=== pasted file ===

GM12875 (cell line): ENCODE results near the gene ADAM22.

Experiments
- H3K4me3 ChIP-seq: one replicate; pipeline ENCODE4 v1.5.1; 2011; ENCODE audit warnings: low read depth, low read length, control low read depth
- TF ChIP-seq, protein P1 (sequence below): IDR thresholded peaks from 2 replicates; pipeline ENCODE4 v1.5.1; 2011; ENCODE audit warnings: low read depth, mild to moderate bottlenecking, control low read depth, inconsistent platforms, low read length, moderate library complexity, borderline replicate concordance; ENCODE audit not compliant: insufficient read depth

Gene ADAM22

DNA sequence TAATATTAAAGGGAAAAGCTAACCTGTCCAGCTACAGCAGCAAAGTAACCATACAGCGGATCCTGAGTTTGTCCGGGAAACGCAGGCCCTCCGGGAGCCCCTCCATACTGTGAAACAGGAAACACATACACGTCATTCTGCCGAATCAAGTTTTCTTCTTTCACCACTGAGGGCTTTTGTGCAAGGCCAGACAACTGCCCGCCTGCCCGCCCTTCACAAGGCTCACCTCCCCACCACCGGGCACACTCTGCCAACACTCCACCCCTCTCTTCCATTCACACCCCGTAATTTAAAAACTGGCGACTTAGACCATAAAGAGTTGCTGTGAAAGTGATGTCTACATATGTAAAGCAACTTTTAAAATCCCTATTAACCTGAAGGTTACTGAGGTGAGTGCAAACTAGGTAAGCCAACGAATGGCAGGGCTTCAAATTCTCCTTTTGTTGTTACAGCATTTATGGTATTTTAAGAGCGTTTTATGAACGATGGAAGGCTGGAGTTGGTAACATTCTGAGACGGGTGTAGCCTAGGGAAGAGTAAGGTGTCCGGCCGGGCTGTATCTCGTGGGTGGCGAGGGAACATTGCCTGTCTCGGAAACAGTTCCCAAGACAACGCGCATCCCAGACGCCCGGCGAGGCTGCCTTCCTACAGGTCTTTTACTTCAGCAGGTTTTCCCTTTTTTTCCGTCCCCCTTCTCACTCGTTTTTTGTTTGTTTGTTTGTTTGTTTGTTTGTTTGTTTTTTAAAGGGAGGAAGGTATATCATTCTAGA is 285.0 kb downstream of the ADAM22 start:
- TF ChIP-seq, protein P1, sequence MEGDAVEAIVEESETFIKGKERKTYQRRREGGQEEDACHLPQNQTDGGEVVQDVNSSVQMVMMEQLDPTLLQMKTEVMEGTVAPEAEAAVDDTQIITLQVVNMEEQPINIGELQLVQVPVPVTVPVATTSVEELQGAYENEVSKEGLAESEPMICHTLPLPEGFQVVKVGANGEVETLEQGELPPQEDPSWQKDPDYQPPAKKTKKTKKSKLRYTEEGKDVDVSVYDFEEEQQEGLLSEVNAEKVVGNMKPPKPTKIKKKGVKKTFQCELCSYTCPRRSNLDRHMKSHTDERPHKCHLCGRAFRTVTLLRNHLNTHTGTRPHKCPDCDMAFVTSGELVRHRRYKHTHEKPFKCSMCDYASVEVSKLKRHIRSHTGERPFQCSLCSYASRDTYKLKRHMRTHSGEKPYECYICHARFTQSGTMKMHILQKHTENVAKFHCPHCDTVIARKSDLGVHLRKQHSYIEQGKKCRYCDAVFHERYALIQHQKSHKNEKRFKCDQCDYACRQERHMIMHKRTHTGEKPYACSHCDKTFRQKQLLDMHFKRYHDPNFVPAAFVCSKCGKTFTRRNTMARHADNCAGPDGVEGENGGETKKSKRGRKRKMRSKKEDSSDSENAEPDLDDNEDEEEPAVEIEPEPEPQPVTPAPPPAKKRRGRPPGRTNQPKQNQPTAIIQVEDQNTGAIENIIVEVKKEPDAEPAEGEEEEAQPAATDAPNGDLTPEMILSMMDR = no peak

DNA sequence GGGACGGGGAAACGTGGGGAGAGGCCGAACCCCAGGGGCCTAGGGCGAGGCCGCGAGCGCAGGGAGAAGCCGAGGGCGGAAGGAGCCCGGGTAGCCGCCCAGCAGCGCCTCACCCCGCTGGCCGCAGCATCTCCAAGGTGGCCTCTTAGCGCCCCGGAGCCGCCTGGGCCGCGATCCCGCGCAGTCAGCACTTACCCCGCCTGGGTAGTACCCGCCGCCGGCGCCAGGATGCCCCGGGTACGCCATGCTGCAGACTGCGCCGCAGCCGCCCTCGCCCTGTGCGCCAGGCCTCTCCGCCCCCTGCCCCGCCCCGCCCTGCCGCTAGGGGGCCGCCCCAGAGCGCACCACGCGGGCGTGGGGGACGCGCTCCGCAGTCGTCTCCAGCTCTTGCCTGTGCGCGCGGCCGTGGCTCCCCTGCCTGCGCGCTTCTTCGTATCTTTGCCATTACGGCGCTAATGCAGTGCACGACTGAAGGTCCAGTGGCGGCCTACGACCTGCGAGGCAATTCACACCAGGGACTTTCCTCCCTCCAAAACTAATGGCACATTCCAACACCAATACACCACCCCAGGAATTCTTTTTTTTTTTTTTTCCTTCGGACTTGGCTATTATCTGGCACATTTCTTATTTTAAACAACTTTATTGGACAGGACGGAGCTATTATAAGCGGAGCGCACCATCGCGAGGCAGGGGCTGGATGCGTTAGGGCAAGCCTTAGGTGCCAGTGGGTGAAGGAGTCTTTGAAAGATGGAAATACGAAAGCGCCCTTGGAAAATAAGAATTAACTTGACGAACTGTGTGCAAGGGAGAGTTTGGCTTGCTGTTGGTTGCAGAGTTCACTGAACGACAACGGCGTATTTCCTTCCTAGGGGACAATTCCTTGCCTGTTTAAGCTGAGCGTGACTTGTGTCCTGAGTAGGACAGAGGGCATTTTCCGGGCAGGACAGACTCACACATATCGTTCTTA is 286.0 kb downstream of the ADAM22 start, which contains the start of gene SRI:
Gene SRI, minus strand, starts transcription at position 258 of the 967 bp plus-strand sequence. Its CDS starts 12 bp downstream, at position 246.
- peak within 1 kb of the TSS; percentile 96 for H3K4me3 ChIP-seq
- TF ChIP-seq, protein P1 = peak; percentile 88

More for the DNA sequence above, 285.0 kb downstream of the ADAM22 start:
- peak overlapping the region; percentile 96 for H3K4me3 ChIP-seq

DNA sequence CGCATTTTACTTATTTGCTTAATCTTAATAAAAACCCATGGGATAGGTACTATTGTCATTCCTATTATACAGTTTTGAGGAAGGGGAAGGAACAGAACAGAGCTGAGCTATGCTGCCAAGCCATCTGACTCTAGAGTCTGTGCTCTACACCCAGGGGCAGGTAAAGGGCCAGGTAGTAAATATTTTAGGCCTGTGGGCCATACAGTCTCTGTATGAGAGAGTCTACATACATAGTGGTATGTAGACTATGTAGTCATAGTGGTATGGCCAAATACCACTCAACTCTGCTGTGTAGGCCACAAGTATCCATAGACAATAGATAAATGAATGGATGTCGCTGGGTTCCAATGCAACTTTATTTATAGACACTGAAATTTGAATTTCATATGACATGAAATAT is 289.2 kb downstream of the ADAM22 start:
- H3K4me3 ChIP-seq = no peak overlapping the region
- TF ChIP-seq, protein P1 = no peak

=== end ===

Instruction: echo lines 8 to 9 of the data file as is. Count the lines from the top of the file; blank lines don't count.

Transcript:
DNA sequence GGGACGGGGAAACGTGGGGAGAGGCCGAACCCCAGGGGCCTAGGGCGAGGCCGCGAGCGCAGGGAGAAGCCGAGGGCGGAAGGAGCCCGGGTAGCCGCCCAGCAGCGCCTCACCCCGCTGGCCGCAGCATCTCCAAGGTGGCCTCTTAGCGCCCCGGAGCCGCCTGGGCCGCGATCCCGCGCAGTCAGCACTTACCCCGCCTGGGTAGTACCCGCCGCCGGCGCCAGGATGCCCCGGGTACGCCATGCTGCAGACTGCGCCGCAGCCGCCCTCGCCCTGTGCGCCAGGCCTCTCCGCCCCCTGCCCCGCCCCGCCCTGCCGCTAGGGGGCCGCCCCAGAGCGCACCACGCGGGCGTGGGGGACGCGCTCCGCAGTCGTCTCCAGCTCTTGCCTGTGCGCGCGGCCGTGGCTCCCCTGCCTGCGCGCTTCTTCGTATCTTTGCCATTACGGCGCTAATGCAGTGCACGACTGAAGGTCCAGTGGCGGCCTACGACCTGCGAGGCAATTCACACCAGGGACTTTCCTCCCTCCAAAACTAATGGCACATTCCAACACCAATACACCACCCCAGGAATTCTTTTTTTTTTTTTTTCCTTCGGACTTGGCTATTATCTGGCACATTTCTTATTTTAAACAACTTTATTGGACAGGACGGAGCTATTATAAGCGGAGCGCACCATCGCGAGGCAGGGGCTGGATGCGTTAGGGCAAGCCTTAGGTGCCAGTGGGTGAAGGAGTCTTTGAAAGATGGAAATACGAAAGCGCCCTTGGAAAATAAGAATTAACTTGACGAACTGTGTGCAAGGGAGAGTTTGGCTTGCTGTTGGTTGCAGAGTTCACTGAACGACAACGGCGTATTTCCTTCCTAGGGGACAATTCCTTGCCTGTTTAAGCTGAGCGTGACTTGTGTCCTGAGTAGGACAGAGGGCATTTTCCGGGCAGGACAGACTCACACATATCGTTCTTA is 286.0 kb downstream of the ADAM22 start, which contains the start of gene SRI:
Gene SRI, minus strand, starts transcription at position 258 of the 967 bp plus-strand sequence. Its CDS starts 12 bp downstream, at position 246.